The household of a person who drowned after leaping into the Washington Channel, after a 911 name listed his state of affairs as a non-urgent, Priority 2 state of affairs, is suing D.C., its Office of Unified Communications and the mayor.

David Earl Griffin, 47, died on March 14, 2022 after a greater than half-hour-long encounter with ambulance crews. (Courtesy Aujah Griffin)

The household of a person who drowned after leaping into the Washington Channel — after a 911 name listed his state of affairs as a non-urgent, Priority 2 state of affairs — is suing D.C., its Office of Unified Communications and the mayor.

David Earl Griffin, 47, died on March 14 in 2022 after a greater than half-hour-long encounter with ambulance crews.

According to court docket paperwork, Griffin was experiencing a psychological well being disaster round 6:15 p.m. within the Southwest Waterfront space.

“As many as 10 calls had been made to 911 inside an approximate 4 minute time span, describing Mr. Griffin’s habits and reporting that he was yelling, leaping on vehicles, and scaring bystanders,” the lawsuit filed by his daughter Aujah mentioned.

A dispatcher allegedly entered the calls as an overdose state of affairs, classifying it as Priority 2, which “meant that the response from emergency responders can be way more delayed than the response can be for a Priority 1 name,” based on the lawsuit.

Around 6:42 p.m., the ambulance crew referred to as a 10-33, which means they had been in imminent hazard.

“Mr. Griffin was in disaster. Yet police didn’t even obtain the decision for about 22 minutes and didn’t reply for not less than half-hour, an unconscionable delay in response as a result of emergency dispatcher’s incorrect classification of the decision as a drug overdose warranting a Priority 2 response. That response was inconceivably delayed even additional by the emergency dispatcher’s failure to report back to cops the change in location the EMT personnel had reported when EMTs referred to as dispatch pleading for help.”

“As a results of these failures, Mr. Griffin died,” the lawsuit reads.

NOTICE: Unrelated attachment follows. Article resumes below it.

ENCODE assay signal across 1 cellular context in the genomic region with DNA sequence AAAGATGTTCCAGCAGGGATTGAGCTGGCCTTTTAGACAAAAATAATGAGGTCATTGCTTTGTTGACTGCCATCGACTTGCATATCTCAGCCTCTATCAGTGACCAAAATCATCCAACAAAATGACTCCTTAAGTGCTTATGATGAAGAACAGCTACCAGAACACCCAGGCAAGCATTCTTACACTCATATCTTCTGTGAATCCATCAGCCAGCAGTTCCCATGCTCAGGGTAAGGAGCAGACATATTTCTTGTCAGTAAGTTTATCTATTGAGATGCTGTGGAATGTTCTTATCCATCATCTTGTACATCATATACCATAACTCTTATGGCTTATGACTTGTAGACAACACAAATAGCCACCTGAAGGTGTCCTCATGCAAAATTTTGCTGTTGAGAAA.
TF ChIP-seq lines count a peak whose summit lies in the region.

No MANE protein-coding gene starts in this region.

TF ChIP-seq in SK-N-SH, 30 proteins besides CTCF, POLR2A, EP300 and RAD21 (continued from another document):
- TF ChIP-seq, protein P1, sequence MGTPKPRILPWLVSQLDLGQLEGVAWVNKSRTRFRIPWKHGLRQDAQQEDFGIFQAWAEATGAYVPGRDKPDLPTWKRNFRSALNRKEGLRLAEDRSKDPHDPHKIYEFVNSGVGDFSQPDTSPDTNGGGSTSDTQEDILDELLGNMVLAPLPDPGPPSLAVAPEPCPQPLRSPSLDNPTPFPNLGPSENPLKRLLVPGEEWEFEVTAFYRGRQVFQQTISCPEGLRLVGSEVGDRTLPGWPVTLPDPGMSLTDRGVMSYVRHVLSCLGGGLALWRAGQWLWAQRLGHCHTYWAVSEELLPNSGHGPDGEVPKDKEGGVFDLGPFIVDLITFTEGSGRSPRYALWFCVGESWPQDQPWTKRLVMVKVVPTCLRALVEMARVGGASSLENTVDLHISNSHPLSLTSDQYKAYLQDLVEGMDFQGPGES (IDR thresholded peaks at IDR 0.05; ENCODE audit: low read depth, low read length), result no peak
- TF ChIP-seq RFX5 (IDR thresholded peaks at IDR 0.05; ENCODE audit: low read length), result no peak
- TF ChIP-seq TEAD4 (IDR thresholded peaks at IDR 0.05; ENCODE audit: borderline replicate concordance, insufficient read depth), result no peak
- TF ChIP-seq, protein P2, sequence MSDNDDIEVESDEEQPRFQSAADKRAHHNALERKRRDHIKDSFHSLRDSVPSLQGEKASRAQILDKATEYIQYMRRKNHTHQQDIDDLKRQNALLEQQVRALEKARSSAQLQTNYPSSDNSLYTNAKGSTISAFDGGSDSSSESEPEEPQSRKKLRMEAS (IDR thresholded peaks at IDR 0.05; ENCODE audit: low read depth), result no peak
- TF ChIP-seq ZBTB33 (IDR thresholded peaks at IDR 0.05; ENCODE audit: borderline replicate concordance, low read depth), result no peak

The District and Mayor Muriel Bowser are named within the lawsuit together with the Office of Unified Communications and two former administrators of that company.

The authentic case prompted the OUC to evaluation its procedures when Fire and EMS requires assist from police.

Following its preliminary investigation relating to Griffin’s drowning, a spokesperson for OUC mentioned there was room for enchancment within the company’s dealing with of the state of affairs.

The go well with talked about a number of different cases the place the OUC and police have seemingly failed metropolis residents in correctly and promptly dispatching emergency companies to these in want. It additionally claims the District did not adjust to the Neighborhood Engagement Achieves Results (NEAR) Act by not implementing crime prevention groups that had been educated in dealing with psychological well being crises.

Griffin was described as “a loving father” of 10 and a grandfather of 17. His household is in search of financial retribution for wrongful loss of life, negligence and damages in a survivorship motion, amongst different claims.

Among the officers named within the go well with are former Director Karima Holmes and Interim Director Cleo Subido.

Subido has filed her personal lawsuit towards the District, alleging she was fired for shining a light-weight on issues on the company and that the Bowser administration repeatedly tried to hide severe errors.

WTOP’s Ciara Wells contributed to this report.

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